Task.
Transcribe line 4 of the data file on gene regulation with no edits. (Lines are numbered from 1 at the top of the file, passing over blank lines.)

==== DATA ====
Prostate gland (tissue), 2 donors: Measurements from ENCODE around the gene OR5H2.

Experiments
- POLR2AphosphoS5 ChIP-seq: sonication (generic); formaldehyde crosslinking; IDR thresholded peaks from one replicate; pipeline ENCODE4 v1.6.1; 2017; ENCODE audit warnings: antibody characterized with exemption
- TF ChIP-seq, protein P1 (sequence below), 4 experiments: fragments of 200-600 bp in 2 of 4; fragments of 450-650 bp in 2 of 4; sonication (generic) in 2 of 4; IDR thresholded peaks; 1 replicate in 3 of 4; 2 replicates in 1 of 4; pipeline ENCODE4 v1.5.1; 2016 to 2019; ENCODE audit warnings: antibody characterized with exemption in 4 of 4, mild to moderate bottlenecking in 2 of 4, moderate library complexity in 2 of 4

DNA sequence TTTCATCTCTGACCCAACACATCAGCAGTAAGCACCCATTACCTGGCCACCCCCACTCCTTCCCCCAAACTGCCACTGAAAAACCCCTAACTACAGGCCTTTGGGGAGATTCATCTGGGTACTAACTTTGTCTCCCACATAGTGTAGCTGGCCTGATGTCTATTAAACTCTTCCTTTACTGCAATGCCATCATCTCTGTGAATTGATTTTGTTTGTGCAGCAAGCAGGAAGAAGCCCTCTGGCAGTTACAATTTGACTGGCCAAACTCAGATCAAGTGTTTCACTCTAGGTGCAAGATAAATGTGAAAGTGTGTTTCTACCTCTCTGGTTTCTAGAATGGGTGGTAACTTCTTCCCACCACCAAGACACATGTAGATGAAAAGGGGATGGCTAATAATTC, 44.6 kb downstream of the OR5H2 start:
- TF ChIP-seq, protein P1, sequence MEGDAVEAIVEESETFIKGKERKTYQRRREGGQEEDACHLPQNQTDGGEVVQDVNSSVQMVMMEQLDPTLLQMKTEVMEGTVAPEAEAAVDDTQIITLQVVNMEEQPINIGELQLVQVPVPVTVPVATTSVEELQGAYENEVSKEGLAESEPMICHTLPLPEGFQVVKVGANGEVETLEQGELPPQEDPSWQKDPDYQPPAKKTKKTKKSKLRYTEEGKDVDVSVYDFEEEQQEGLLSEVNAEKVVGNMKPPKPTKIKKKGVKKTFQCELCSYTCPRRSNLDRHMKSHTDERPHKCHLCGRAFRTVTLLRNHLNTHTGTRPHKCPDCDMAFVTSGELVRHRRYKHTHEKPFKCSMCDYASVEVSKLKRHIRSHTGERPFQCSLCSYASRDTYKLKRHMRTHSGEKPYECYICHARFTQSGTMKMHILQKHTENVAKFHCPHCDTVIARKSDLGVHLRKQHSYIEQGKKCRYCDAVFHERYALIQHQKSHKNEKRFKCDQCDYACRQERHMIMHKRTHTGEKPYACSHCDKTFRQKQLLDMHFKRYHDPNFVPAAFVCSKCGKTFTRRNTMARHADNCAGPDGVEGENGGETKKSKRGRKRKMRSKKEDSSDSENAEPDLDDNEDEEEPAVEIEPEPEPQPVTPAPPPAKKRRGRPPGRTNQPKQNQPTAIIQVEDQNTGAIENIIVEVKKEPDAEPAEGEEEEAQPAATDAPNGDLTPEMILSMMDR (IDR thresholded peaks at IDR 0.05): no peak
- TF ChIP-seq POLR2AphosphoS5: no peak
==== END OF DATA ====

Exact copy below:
- TF ChIP-seq, protein P1 (sequence below), 4 experiments: fragments of 200-600 bp in 2 of 4; fragments of 450-650 bp in 2 of 4; sonication (generic) in 2 of 4; IDR thresholded peaks; 1 replicate in 3 of 4; 2 replicates in 1 of 4; pipeline ENCODE4 v1.5.1; 2016 to 2019; ENCODE audit warnings: antibody characterized with exemption in 4 of 4, mild to moderate bottlenecking in 2 of 4, moderate library complexity in 2 of 4